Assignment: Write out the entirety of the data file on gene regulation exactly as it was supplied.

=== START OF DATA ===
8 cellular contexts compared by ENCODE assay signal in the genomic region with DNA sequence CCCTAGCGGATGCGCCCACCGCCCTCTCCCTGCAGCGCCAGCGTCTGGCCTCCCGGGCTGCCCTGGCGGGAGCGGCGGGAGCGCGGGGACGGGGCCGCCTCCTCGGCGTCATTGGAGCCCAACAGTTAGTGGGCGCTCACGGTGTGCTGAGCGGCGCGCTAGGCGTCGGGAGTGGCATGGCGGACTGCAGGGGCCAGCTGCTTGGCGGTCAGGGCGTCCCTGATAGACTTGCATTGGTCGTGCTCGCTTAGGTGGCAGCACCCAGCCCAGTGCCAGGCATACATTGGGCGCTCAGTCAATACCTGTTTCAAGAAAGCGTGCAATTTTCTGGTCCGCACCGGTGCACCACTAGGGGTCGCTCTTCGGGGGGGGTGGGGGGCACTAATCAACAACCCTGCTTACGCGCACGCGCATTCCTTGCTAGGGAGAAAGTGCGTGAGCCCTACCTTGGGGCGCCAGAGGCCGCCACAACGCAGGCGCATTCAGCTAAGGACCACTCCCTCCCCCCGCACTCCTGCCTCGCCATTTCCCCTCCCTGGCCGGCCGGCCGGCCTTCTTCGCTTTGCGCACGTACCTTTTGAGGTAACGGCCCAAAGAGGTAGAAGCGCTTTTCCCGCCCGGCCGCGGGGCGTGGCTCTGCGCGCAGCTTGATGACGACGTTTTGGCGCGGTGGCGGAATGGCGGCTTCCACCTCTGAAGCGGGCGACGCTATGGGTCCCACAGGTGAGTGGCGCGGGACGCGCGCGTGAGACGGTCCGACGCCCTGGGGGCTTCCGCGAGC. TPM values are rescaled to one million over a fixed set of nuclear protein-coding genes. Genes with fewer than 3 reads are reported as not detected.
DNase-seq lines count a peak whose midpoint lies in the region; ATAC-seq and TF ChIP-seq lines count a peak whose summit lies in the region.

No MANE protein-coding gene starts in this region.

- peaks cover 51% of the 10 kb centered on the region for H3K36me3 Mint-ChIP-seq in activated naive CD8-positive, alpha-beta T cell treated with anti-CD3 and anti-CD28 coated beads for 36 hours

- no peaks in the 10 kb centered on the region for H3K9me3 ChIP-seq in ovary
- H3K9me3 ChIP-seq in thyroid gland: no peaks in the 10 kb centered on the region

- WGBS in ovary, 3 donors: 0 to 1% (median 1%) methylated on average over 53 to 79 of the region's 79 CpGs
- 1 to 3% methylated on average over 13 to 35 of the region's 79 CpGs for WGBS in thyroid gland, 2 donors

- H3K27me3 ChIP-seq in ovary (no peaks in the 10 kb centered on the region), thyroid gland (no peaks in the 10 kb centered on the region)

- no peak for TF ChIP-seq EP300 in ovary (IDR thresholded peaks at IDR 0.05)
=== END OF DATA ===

8 cellular contexts compared by ENCODE assay signal in the genomic region with DNA sequence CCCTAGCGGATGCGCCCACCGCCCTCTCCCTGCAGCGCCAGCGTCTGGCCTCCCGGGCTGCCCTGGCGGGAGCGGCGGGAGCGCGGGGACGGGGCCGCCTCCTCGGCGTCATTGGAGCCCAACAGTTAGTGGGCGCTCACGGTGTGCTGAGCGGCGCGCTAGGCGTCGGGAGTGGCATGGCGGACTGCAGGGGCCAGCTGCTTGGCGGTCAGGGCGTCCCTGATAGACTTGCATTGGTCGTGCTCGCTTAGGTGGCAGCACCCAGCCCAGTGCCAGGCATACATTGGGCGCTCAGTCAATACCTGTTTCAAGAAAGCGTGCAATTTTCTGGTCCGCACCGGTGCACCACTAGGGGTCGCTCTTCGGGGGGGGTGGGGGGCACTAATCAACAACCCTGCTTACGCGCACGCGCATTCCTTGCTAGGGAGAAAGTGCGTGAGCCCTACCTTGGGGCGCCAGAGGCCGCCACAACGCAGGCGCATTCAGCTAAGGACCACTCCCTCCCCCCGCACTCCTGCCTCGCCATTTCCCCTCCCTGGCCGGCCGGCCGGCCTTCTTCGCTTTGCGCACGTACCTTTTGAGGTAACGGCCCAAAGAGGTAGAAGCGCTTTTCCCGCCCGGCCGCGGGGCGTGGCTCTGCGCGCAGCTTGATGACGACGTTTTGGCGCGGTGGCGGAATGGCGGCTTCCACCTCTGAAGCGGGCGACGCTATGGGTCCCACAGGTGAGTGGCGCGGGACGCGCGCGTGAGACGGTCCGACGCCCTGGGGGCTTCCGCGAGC. TPM values are rescaled to one million over a fixed set of nuclear protein-coding genes. Genes with fewer than 3 reads are reported as not detected.
DNase-seq lines count a peak whose midpoint lies in the region; ATAC-seq and TF ChIP-seq lines count a peak whose summit lies in the region.

No MANE protein-coding gene starts in this region.

- peaks cover 51% of the 10 kb centered on the region for H3K36me3 Mint-ChIP-seq in activated naive CD8-positive, alpha-beta T cell treated with anti-CD3 and anti-CD28 coated beads for 36 hours

- no peaks in the 10 kb centered on the region for H3K9me3 ChIP-seq in ovary
- H3K9me3 ChIP-seq in thyroid gland: no peaks in the 10 kb centered on the region

- WGBS in ovary, 3 donors: 0 to 1% (median 1%) methylated on average over 53 to 79 of the region's 79 CpGs
- 1 to 3% methylated on average over 13 to 35 of the region's 79 CpGs for WGBS in thyroid gland, 2 donors

- H3K27me3 ChIP-seq in ovary (no peaks in the 10 kb centered on the region), thyroid gland (no peaks in the 10 kb centered on the region)

- no peak for TF ChIP-seq EP300 in ovary (IDR thresholded peaks at IDR 0.05)